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The Attacker Defender Divide


Kenna Security and Cyentia Research have released an analysis to compare software exploits against fix/patch cycles, showing that in a period of fifteen months, attackers had the upper hand for nine of them. This upper hand comes from about a quarter of vulnerabilities that were exploited before the vulnerability was even disclosed, and defenders taking about a month or more to apply patches once the patch became available.

The research report compared approximately 18,000 CVEs (Common Vulnerabilities and Exposures) disclosed in 2019, and found no real common path between vulnerabilities and exploits. The first appearance of a vulnerability fluctuated between the CVE and the patch almost equally (40% each) with exploit payloads being discovered first otherwise (about 20% of the time). Attackers encounter a much easier time exploiting software when it contains a known vulnerability, as they can simply leverage the exploit payload instead of crafting a custom attack. One sample tool that commonly generates deserialization attack payloads is ysoserial for Java and .NET, but other exploits can commonly be found to compromise weaknesses like CVE-2020-17530 in Struts2.

Exploitation metrics play a factor for both development teams, who produce patches, as well as operations teams that must deploy updates before their software is exploited. DevOps teams often focus on software composition analysis, helping development teams to understand which new libraries affect different code that is deployed and running.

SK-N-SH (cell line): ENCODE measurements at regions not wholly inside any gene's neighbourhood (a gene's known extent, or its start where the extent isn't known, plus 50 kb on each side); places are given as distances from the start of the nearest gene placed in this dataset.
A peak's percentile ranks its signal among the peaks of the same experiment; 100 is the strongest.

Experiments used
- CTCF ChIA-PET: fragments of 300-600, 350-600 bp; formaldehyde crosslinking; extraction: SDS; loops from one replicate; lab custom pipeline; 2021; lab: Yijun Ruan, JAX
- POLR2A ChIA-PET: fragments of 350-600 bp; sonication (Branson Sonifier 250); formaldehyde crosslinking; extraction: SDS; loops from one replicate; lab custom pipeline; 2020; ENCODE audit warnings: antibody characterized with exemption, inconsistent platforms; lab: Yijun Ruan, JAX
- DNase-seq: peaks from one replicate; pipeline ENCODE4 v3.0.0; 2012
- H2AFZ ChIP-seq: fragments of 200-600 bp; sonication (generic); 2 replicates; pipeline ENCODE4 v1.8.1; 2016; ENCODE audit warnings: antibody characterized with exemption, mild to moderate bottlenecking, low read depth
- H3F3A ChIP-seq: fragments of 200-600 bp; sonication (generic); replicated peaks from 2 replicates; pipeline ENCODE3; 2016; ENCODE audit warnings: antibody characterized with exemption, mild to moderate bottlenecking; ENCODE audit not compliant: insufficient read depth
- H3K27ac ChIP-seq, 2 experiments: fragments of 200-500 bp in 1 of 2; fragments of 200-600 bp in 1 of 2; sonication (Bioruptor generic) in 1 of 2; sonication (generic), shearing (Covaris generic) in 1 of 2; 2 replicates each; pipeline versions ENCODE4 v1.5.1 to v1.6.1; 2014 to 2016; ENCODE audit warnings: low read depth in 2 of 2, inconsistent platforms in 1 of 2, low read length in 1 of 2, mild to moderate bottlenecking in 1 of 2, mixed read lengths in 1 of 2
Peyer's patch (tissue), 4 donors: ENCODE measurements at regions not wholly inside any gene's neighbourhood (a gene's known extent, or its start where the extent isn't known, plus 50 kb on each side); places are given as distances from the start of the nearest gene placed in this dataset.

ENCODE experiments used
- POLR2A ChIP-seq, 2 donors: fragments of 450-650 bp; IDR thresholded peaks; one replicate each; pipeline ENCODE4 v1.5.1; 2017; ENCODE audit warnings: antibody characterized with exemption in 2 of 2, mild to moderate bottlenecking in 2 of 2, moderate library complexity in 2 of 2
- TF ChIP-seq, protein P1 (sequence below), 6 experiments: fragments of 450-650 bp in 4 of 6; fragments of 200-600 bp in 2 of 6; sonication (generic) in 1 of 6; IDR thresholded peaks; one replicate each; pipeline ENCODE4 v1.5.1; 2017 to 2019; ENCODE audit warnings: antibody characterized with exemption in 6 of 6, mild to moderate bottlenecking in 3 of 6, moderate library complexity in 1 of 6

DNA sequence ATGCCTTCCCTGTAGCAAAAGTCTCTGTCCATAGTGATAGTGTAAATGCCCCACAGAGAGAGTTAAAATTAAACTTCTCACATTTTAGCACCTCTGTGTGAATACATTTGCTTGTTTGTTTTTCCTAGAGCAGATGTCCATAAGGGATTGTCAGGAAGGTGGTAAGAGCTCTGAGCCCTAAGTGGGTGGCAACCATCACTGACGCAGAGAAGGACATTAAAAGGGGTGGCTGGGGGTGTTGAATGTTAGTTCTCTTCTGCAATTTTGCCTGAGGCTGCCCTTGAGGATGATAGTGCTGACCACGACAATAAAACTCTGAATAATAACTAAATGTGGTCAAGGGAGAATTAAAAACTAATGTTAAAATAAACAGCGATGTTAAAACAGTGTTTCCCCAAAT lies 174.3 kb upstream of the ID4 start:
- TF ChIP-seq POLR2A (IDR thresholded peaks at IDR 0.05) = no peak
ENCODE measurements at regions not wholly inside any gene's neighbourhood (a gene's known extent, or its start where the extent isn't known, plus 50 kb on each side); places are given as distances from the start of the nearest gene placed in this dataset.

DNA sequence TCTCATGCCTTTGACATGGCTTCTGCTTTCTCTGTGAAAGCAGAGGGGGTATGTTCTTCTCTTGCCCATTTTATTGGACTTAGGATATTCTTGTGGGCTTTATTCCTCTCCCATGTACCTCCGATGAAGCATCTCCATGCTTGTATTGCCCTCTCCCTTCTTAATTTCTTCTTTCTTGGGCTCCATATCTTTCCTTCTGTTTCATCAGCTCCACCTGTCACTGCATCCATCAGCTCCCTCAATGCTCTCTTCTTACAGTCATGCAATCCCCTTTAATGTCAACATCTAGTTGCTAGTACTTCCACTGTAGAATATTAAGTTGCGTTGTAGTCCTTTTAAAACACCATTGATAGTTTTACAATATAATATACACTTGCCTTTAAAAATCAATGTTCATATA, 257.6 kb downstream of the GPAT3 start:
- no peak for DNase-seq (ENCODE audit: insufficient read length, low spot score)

While CVEs located in an application’s libraries and environment represent a risk, they are not the sole indicator to rely on for application security.

CVEs are most commonly listed in libraries and major software components, leaving a gap for a development team’s custom code.

Kenna’s analysis revealed that exploit code was often published before the CVEs, leaving the application vulnerable because the CVE does not exist but the exploit does.

In 2019, the public Docker OpenJDK image was serving a "mystery meat JDK," which leveraged a version number but did not contain the security patches to match. This meant that vulnerability checkers would report no CVEs when they were actually present.

Another issue is with usage and false reports of CVEs present without understanding if the vulnerable code ever loaded. This commonly occurred in older Java installations, where CVE analyzers would report applet-related vulnerabilities on backend systems that never used applets, or used a Java version that did not contain applets at all. This represents a risk manager’s koan: if vulnerable software is seen but never used, is it a risk?

Software risk continues between the time that a patch is released until the patch is actually applied. On the operations side, Kenna’s report indicates that it takes defenders about five months of patching and attackers about six months of hacking to reach about 80% of their target audience.

A key takeaway for development teams is the need to regularly patch and apply library updates on a regular basis. Automating this with tools such as GitHub Dependabot can prevent applications from being compromised like Equifax, however in every case the patch must be used and not just available.

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